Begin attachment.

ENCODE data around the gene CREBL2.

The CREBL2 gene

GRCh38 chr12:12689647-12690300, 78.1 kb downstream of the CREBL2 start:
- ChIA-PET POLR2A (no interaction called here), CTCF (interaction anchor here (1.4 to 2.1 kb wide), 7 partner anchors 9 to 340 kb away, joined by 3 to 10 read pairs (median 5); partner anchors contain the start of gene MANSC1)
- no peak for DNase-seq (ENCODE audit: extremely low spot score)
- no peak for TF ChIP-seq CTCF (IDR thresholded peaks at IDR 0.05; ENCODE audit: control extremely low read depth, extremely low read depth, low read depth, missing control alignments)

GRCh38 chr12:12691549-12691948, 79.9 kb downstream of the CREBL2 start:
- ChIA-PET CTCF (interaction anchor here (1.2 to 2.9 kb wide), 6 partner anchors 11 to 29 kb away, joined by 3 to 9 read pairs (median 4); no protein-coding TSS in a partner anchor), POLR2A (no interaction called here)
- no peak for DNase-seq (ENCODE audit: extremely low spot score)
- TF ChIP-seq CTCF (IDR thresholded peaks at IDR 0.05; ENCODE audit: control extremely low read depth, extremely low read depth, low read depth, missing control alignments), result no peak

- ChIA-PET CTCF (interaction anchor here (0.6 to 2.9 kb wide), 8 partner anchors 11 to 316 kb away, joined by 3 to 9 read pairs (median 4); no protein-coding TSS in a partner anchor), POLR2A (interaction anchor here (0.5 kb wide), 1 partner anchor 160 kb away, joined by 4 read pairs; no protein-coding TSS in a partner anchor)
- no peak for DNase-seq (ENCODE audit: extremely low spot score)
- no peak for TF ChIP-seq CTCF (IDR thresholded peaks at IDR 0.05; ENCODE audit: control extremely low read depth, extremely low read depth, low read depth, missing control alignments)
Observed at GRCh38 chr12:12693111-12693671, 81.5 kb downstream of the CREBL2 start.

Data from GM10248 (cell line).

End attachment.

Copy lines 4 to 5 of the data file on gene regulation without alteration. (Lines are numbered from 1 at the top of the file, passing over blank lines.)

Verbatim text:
- ChIA-PET POLR2A (no interaction called here), CTCF (interaction anchor here (1.4 to 2.1 kb wide), 7 partner anchors 9 to 340 kb away, joined by 3 to 10 read pairs (median 5); partner anchors contain the start of gene MANSC1)
- no peak for DNase-seq (ENCODE audit: extremely low spot score)